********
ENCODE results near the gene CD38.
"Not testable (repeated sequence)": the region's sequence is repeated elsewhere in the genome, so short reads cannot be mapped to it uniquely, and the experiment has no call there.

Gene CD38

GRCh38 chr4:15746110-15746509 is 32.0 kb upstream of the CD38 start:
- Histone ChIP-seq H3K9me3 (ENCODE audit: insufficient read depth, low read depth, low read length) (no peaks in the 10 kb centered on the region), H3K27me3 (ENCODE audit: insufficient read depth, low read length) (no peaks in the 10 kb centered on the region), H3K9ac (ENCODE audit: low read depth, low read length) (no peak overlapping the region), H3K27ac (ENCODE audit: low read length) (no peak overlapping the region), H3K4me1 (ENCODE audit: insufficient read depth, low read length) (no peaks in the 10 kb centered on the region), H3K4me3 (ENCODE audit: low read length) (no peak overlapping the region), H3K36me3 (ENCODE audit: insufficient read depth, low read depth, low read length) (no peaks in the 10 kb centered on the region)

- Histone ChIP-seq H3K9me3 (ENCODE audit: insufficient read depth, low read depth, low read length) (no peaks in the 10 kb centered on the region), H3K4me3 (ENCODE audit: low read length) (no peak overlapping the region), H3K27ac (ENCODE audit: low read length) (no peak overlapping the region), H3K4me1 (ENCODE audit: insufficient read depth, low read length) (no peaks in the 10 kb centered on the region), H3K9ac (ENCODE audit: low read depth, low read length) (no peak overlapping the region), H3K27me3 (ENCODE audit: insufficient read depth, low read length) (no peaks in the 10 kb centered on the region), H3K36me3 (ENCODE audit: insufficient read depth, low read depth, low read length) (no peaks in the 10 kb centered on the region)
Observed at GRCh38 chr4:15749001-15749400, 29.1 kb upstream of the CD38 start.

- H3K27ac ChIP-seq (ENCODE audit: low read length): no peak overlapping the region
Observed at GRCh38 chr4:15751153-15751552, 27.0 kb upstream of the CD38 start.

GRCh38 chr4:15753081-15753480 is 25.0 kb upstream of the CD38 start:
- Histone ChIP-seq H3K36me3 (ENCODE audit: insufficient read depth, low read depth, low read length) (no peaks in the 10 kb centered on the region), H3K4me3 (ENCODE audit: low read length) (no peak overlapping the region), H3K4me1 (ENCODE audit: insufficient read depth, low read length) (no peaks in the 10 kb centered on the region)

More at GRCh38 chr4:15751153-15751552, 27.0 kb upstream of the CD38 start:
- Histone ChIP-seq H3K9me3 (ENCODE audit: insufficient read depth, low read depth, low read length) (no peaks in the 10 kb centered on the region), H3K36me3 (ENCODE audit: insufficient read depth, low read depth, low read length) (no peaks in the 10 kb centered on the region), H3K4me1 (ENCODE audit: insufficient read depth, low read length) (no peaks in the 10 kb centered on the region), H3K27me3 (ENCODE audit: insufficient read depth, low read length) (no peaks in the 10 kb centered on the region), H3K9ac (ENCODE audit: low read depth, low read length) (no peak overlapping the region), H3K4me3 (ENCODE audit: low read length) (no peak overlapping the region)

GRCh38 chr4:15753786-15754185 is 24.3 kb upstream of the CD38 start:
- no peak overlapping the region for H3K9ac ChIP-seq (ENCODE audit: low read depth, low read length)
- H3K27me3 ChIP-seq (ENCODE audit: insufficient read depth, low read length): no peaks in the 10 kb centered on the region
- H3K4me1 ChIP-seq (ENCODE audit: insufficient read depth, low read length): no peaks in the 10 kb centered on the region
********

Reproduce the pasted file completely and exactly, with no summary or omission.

ENCODE results near the gene CD38.
"Not testable (repeated sequence)": the region's sequence is repeated elsewhere in the genome, so short reads cannot be mapped to it uniquely, and the experiment has no call there.

Gene CD38

GRCh38 chr4:15746110-15746509 is 32.0 kb upstream of the CD38 start:
- Histone ChIP-seq H3K9me3 (ENCODE audit: insufficient read depth, low read depth, low read length) (no peaks in the 10 kb centered on the region), H3K27me3 (ENCODE audit: insufficient read depth, low read length) (no peaks in the 10 kb centered on the region), H3K9ac (ENCODE audit: low read depth, low read length) (no peak overlapping the region), H3K27ac (ENCODE audit: low read length) (no peak overlapping the region), H3K4me1 (ENCODE audit: insufficient read depth, low read length) (no peaks in the 10 kb centered on the region), H3K4me3 (ENCODE audit: low read length) (no peak overlapping the region), H3K36me3 (ENCODE audit: insufficient read depth, low read depth, low read length) (no peaks in the 10 kb centered on the region)

- Histone ChIP-seq H3K9me3 (ENCODE audit: insufficient read depth, low read depth, low read length) (no peaks in the 10 kb centered on the region), H3K4me3 (ENCODE audit: low read length) (no peak overlapping the region), H3K27ac (ENCODE audit: low read length) (no peak overlapping the region), H3K4me1 (ENCODE audit: insufficient read depth, low read length) (no peaks in the 10 kb centered on the region), H3K9ac (ENCODE audit: low read depth, low read length) (no peak overlapping the region), H3K27me3 (ENCODE audit: insufficient read depth, low read length) (no peaks in the 10 kb centered on the region), H3K36me3 (ENCODE audit: insufficient read depth, low read depth, low read length) (no peaks in the 10 kb centered on the region)
Observed at GRCh38 chr4:15749001-15749400, 29.1 kb upstream of the CD38 start.

- H3K27ac ChIP-seq (ENCODE audit: low read length): no peak overlapping the region
Observed at GRCh38 chr4:15751153-15751552, 27.0 kb upstream of the CD38 start.

GRCh38 chr4:15753081-15753480 is 25.0 kb upstream of the CD38 start:
- Histone ChIP-seq H3K36me3 (ENCODE audit: insufficient read depth, low read depth, low read length) (no peaks in the 10 kb centered on the region), H3K4me3 (ENCODE audit: low read length) (no peak overlapping the region), H3K4me1 (ENCODE audit: insufficient read depth, low read length) (no peaks in the 10 kb centered on the region)

More at GRCh38 chr4:15751153-15751552, 27.0 kb upstream of the CD38 start:
- Histone ChIP-seq H3K9me3 (ENCODE audit: insufficient read depth, low read depth, low read length) (no peaks in the 10 kb centered on the region), H3K36me3 (ENCODE audit: insufficient read depth, low read depth, low read length) (no peaks in the 10 kb centered on the region), H3K4me1 (ENCODE audit: insufficient read depth, low read length) (no peaks in the 10 kb centered on the region), H3K27me3 (ENCODE audit: insufficient read depth, low read length) (no peaks in the 10 kb centered on the region), H3K9ac (ENCODE audit: low read depth, low read length) (no peak overlapping the region), H3K4me3 (ENCODE audit: low read length) (no peak overlapping the region)

GRCh38 chr4:15753786-15754185 is 24.3 kb upstream of the CD38 start:
- no peak overlapping the region for H3K9ac ChIP-seq (ENCODE audit: low read depth, low read length)
- H3K27me3 ChIP-seq (ENCODE audit: insufficient read depth, low read length): no peaks in the 10 kb centered on the region
- H3K4me1 ChIP-seq (ENCODE audit: insufficient read depth, low read length): no peaks in the 10 kb centered on the region